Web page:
I’ve been thinking about this issue over the past week because of a recent post by Anton Howes. He, in turn, was considering the implications of arguments made by Joe Francis to the effect that an increase in the English money supply, thanks in large part to an influx of Spanish bullion from the Americas, helped to promote economic growth in early modern England. Joe cites my co-author Nuno Palma in suggesting that the expansion of England’s stock of precious metals during the early seventeenth century, and then again in the eighteenth, was a contributing factor behind the Smithian growth and industrious revolution that took place during the period. The mechanism proposed by Palma is this: a larger money supply made payments easier, decreasing transaction costs and increasing specialization. With greater access to coin, Englishmen were less dependent on interpersonal credit relationships or barter, and consequently fewer exchanges failed to occur because of insufficient trust or non-coincidence of wants. Spillovers from monetization included higher urbanization, as the need for in-kind payments diminished, and thus kick-started the positive feedback loop of urban growth, agricultural development, and interregional specialization that was so characteristic of successful economic development in early modern Europe. Increasing the money supply also reduced the threat of deflation, which could make England’s goods less competitive on foreign markets through exchange rate appreciation and cause consumers to defer purchases in the expectation of lower future prices.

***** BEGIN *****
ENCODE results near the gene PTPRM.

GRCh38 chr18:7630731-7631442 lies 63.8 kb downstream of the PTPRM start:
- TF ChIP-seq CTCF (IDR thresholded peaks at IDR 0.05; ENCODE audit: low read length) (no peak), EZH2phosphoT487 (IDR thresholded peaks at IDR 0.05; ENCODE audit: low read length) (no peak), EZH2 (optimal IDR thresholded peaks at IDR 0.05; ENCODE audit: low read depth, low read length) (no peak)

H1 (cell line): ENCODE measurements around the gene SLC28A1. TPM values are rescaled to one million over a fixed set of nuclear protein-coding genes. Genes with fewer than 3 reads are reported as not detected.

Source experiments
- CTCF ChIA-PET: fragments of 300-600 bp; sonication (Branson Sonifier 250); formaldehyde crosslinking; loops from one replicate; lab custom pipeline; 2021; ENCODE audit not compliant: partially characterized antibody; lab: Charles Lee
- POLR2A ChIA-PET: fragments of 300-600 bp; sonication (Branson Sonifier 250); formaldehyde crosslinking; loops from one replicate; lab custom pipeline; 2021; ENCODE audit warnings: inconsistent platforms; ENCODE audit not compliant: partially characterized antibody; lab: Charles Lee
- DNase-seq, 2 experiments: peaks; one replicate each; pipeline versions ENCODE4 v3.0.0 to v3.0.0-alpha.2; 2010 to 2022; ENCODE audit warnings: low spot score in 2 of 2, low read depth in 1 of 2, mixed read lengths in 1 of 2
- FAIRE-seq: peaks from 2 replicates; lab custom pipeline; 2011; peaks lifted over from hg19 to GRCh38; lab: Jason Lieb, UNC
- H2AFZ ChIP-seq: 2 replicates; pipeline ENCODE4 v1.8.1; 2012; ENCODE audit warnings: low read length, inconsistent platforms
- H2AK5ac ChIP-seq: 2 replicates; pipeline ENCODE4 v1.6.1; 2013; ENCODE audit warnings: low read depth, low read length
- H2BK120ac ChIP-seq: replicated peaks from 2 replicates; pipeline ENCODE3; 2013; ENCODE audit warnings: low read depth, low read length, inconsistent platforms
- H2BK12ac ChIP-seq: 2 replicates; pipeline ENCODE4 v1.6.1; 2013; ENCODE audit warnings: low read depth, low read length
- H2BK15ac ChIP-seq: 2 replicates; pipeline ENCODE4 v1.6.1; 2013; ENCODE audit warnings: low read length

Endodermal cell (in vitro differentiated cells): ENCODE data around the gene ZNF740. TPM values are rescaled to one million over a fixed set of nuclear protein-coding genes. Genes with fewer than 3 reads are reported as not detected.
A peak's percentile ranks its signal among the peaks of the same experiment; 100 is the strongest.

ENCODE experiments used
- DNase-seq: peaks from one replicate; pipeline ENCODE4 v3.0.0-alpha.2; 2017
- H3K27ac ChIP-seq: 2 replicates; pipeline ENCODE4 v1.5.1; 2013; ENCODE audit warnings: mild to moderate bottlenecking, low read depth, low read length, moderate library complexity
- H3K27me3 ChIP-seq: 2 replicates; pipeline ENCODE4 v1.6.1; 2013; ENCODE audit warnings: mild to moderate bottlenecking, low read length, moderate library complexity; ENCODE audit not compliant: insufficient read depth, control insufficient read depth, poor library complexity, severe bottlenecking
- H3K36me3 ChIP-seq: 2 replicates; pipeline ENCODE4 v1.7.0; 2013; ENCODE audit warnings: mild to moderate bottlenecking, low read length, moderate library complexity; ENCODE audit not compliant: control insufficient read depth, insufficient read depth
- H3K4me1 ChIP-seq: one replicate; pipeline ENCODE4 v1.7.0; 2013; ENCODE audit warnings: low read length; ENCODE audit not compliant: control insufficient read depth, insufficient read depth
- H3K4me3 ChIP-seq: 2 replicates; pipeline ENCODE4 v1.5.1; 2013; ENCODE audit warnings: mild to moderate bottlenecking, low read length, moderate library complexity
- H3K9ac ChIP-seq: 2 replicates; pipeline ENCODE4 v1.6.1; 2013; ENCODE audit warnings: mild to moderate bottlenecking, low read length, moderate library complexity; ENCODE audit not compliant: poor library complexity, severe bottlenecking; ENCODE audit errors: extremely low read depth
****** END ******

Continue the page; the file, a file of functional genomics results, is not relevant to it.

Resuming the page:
Joe’s adaptation of the Palma mechanism—that money-driven specialization in the countryside provided the basis for urbanization and the motive force for structural change—is internally consistent and outwardly compelling. Anton, Pseudoerasmus, and I have suggested in various places that foreign commerce in various ways played the opposite role, boosting the population of London and transmitting urban demand to rural areas, but I will concede that it’s difficult to muster adequate data demonstrating the backward linkages from export-facing sector (I am working on this issue). In the absence of such evidence, however, it’s fair to say that trade made up a sufficiently small part of England’s national product prior to the late nineteenth century that the burden of proof falls on the commercial theorist. But is monetization an effective substitute?